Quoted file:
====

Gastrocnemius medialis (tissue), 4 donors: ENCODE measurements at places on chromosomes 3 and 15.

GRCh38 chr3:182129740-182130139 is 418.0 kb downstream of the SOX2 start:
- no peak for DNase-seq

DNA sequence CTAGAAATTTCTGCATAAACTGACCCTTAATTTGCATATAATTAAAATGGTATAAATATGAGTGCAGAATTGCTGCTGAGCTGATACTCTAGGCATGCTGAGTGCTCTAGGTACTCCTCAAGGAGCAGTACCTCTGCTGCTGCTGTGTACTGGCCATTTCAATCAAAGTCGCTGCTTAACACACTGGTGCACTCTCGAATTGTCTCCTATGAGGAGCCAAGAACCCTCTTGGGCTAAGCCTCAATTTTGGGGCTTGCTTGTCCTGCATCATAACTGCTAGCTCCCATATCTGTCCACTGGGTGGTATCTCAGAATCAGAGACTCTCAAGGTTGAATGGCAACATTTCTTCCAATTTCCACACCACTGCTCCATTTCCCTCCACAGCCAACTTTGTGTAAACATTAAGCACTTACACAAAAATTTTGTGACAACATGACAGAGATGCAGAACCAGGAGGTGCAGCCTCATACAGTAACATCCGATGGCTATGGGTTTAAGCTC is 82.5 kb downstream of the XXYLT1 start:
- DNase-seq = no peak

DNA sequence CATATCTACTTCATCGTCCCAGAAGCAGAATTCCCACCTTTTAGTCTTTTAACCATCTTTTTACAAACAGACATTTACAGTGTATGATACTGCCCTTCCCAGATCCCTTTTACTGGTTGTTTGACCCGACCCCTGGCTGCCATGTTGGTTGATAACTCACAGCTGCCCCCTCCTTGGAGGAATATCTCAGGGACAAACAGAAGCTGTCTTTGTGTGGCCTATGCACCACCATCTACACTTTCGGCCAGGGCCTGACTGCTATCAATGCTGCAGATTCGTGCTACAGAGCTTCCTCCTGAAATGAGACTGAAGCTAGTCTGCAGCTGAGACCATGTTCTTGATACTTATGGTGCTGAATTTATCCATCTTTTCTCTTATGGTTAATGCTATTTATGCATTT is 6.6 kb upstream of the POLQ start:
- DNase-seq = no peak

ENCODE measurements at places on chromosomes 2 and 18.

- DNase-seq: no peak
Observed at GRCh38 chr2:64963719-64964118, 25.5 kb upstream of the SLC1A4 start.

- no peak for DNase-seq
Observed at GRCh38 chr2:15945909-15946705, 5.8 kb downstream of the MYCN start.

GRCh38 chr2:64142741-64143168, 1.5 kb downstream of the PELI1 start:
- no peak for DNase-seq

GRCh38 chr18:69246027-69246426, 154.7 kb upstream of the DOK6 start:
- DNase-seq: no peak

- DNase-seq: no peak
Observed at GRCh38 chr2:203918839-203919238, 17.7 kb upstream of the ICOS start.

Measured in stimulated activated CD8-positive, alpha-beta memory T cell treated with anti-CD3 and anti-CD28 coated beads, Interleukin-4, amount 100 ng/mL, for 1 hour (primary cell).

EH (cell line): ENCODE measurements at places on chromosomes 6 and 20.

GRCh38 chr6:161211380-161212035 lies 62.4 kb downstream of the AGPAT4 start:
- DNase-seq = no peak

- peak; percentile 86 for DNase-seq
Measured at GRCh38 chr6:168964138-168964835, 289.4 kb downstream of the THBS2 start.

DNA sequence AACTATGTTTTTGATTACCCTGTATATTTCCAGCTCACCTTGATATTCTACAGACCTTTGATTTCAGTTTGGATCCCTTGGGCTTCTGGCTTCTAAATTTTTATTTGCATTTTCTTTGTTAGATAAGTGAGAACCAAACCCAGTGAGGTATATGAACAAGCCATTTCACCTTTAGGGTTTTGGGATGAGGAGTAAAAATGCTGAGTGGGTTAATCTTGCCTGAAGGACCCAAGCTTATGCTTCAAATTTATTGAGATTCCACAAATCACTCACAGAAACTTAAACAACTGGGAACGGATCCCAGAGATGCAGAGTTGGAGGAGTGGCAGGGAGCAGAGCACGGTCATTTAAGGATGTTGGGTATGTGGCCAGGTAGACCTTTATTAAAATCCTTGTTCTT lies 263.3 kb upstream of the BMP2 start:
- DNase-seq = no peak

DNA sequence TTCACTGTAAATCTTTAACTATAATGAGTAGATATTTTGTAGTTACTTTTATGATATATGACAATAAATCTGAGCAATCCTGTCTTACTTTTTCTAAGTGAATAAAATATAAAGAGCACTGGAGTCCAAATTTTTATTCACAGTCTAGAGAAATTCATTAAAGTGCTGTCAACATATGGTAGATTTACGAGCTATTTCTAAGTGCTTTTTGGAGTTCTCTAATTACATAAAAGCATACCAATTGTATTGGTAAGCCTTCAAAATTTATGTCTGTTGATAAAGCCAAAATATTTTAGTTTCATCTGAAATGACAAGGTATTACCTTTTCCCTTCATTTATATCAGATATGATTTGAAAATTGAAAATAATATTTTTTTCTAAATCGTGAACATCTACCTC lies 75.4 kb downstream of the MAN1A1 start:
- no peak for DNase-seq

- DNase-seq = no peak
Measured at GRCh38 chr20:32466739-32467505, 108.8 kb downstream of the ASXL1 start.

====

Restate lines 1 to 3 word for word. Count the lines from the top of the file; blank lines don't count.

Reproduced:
Gastrocnemius medialis (tissue), 4 donors: ENCODE measurements at places on chromosomes 3 and 15.

GRCh38 chr3:182129740-182130139 is 418.0 kb downstream of the SOX2 start:
- no peak for DNase-seq